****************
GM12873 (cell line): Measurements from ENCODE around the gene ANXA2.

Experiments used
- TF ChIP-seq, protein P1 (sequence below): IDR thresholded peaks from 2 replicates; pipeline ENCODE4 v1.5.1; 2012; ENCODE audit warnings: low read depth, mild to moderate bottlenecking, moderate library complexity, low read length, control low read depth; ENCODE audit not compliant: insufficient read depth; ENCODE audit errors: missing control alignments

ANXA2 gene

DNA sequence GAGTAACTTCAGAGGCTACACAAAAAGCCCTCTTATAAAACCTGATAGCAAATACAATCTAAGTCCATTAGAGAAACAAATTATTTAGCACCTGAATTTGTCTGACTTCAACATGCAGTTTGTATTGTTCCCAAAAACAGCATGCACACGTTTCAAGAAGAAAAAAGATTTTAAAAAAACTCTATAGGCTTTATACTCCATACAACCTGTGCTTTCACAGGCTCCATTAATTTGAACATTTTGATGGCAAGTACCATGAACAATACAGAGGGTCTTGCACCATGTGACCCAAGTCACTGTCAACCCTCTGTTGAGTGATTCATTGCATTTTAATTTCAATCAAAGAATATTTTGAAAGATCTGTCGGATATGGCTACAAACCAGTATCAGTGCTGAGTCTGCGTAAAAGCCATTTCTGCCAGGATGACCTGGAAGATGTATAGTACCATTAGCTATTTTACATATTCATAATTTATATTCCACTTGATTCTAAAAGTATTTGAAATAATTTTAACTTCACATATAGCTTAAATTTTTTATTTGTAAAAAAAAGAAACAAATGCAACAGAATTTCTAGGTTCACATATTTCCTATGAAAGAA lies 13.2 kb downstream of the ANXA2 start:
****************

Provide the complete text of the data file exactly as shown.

GM12873 (cell line): Measurements from ENCODE around the gene ANXA2.

Experiments used
- TF ChIP-seq, protein P1 (sequence below): IDR thresholded peaks from 2 replicates; pipeline ENCODE4 v1.5.1; 2012; ENCODE audit warnings: low read depth, mild to moderate bottlenecking, moderate library complexity, low read length, control low read depth; ENCODE audit not compliant: insufficient read depth; ENCODE audit errors: missing control alignments

ANXA2 gene

DNA sequence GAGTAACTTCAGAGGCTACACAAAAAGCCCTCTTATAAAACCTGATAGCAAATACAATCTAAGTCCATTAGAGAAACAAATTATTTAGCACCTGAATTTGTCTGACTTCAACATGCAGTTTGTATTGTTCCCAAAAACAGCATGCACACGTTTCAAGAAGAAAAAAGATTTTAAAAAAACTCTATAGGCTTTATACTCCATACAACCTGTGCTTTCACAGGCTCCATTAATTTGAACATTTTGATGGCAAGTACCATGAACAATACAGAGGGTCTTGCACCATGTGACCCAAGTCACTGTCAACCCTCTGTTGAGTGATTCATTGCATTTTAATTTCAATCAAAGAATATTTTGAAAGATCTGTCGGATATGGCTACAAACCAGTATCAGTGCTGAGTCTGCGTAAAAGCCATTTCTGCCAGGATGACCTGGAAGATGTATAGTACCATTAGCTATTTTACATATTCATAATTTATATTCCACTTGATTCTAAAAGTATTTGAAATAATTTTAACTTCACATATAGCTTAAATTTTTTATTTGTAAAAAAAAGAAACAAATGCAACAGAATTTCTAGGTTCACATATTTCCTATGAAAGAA lies 13.2 kb downstream of the ANXA2 start: